Guitar - Swing
Instructor: Rick Moore
Level: 3 – 4 (see Playing Experience Level descriptions at the bottom of the page)
Welcome to the next step in your study of Swing Guitar!
If you can:
- Strum a swing rhythm,
- Play the four or five common swing chord shapes as demonstrated by fine players such as Ranger Doug, Freddy Green or Joey Mackenzie
- And can play simple improvised solos
Then you have the tools to double your swing playing pleasure in this FAMI class.
You will learn three inversions of major and minor chord shapes suitable for swing rhythm playing. This will allow you to give that moving bass so prevalent in this style. (Think Eldon Shamblin) You will be introduced to Drop Two chords which make comping come alive. You will learn Cycling Arpeggios to get you started in playing more interesting solos. All this instruction will be in the context of the great standards of Western Swing and the Great American Song Book.
Get ready for a Full-on Dose of Fun among friendly people and a supportive atmosphere.
Note: You may contact me at firstname.lastname@example.org for prerequisite chord shapes, scales and a listening list.
Rick Moore is excited to be returning to instruct at FAMI. Rick was an educator in the Red Deer School District and has taught music in many other settings as well.
Over a long musical career he has played many styles of music and studied with some fine North American players including Radim Zenkl, John Reichman, Mike Dowling, and Ralf Buschmeyer. His training includes classical guitar studies and music theory with the Royal Conservatory of Music. In addition, Rick has received training as a Clinical Musician from the Harp for Healing group in the US.
In recent years Rick has played with several accomplished bands including Morningside Bluegrass, Canyon Mountain Boys, Burnt Timber Swing, and the Swing Shifters.
Rick Moore is passionate about the value of music as medicine and always looks forward to passing musical knowledge on to others!
Playing Experience Levels
These guidelines aim to ensure that all camp participants have an enjoyable experience. They represent what your playing capability should be before you take the class (prerequisites).
Classes are generally designed to pace themselves to match the participants' abilities. Level 1 classes aim to proceed at the pace of the slower students in the class. Level 2 and 3 classes aim to move at the pace of the majority of students in the class. Level 4 classes are designed to push the capabilities of all students and will target the pace of the more capable students Class descriptions that show a range (Levels 2-3) means the material presented is broadly applicable across that range.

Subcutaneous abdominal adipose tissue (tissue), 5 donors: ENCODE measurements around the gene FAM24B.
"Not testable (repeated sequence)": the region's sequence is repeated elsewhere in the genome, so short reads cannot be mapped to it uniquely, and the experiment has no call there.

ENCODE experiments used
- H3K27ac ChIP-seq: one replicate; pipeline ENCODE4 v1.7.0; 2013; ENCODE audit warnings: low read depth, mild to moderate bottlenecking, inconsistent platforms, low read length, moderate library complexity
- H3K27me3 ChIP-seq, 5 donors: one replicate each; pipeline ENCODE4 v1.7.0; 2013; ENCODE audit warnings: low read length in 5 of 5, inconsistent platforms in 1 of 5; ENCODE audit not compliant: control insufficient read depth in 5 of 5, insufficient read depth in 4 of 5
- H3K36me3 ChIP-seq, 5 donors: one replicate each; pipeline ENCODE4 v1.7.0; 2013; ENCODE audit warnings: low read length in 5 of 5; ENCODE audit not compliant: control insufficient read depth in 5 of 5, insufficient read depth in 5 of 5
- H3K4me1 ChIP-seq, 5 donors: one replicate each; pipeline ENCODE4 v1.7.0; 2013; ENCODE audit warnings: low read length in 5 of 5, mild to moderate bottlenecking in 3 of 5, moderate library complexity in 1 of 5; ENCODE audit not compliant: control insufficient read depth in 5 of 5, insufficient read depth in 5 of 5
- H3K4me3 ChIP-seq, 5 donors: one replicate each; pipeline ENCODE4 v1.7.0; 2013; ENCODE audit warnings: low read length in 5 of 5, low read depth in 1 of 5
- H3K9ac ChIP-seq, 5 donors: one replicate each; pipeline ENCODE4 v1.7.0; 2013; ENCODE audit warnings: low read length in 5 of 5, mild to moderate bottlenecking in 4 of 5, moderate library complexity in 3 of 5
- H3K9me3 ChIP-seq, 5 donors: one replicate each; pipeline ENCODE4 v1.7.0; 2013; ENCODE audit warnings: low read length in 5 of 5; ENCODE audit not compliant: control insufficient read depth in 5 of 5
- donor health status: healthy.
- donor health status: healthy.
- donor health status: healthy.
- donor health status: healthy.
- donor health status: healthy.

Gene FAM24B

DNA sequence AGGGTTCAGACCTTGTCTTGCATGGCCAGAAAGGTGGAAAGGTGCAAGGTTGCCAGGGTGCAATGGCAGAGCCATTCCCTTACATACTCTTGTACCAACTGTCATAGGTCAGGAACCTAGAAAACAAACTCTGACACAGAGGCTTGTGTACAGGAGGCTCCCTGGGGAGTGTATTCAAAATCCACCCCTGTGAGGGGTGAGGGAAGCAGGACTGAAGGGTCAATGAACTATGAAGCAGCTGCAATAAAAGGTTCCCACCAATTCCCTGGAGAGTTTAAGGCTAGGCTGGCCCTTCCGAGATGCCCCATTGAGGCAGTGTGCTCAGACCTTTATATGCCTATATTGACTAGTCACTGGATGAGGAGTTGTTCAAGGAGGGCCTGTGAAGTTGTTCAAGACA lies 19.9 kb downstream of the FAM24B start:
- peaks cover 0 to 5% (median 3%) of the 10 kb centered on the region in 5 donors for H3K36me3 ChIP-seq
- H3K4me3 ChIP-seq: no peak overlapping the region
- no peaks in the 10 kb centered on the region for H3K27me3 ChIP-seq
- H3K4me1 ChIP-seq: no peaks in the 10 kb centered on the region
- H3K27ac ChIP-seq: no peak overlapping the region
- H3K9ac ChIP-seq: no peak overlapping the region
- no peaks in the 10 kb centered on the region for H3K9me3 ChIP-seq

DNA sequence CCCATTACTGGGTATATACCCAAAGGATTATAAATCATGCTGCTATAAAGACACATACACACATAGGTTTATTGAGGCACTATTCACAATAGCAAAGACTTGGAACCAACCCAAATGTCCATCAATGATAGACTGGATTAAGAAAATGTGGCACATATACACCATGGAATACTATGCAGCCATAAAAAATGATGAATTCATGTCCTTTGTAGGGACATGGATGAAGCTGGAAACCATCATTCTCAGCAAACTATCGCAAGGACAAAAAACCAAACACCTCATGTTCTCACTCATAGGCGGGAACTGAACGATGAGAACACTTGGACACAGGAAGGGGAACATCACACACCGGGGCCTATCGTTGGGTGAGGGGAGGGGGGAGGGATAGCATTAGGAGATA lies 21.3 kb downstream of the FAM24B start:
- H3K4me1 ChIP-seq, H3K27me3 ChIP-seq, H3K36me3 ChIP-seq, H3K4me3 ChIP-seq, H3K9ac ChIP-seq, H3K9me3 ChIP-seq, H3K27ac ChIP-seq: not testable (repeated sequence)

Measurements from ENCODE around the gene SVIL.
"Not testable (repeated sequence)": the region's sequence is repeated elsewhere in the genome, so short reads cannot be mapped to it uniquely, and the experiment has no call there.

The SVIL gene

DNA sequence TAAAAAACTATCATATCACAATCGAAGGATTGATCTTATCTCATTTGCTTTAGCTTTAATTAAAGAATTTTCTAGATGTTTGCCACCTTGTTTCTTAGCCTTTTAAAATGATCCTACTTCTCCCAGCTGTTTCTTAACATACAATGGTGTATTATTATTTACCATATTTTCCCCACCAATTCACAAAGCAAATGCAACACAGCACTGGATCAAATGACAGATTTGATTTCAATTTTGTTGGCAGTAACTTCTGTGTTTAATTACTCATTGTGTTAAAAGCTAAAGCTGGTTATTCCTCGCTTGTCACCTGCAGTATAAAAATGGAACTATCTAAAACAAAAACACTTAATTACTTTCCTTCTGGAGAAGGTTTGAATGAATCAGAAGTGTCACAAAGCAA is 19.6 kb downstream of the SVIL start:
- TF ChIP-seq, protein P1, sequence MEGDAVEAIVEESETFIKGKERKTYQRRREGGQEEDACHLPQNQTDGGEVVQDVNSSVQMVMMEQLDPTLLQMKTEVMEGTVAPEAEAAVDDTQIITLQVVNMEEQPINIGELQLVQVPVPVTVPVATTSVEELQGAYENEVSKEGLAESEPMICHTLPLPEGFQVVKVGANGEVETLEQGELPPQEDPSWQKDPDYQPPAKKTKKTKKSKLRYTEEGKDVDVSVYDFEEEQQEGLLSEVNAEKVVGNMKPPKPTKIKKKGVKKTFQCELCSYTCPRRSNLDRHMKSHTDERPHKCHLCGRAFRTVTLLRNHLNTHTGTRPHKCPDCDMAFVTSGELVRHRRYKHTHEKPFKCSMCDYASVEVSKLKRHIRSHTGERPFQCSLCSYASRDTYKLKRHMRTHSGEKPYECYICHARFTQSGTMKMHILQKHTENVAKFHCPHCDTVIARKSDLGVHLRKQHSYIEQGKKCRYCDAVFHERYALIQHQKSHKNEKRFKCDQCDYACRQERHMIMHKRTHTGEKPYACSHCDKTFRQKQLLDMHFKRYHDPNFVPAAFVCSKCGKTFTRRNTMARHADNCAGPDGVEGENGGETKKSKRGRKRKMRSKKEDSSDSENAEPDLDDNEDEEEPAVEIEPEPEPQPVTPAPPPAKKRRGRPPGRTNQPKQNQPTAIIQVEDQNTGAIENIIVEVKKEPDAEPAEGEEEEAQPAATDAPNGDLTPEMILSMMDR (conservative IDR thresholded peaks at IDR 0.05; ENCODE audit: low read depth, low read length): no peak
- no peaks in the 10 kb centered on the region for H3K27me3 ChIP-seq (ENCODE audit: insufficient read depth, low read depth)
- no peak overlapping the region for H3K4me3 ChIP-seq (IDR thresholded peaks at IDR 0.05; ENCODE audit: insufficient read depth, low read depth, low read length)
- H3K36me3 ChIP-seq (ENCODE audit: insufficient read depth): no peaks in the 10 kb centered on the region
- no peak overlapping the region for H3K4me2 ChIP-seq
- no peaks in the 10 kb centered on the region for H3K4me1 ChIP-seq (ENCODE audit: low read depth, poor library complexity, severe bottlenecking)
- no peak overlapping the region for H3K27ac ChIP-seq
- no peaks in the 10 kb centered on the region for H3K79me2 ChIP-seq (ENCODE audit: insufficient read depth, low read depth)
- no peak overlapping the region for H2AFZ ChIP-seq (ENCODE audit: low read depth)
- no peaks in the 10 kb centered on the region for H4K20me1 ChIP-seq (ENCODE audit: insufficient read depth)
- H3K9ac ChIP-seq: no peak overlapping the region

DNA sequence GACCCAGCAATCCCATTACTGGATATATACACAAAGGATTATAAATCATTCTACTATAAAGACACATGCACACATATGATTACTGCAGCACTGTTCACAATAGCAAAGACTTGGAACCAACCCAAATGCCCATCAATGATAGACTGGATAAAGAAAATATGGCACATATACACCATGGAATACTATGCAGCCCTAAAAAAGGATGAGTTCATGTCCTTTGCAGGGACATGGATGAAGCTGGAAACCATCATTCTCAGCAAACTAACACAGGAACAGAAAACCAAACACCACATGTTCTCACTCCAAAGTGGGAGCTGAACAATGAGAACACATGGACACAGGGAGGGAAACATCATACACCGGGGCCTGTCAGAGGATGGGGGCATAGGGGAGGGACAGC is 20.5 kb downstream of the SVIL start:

LEVEL 1: You are new or relatively new to your instrument. You may be able to play basic chords or scales slowly. You want to learn the basics of the instrument. You have very little experience playing with others.
LEVEL 2: You are competent with basic chords and/or basic scales. You can keep rhythm and/or play basic melodies and/or sing and play at the same time if the song is familiar. You generally need the chords or melody to be written out in order to play along. You have some experience playing with others.
LEVEL 3: You are reasonably comfortable with most chords, basic major and minor scales, and can play at an appropriate tempo for songs. You are aware of time signatures, song keys, and know that there are chords called 6th, 7th, 11th, etc even if you can’t play them all. You are comfortable maintaining good rhythm and are willing to taking breaks while jamming with others, even if the breaks don't always turn out the way you planned. You may be hoping to take your playing up to the next level of performing with a group or band (beyond jamming) and you want to further improve your technique and speed.
LEVEL 4: You are skilled on your instrument and have a good understanding of musical concepts including scales, arrangements, harmonies and some improvisation. You play lead and back-up with a steady rhythm and can play skillfully with others. You know there is life further up the neck on your instrument and have some capability in that world. You have performing experience, can hold a tune, and can harmonize.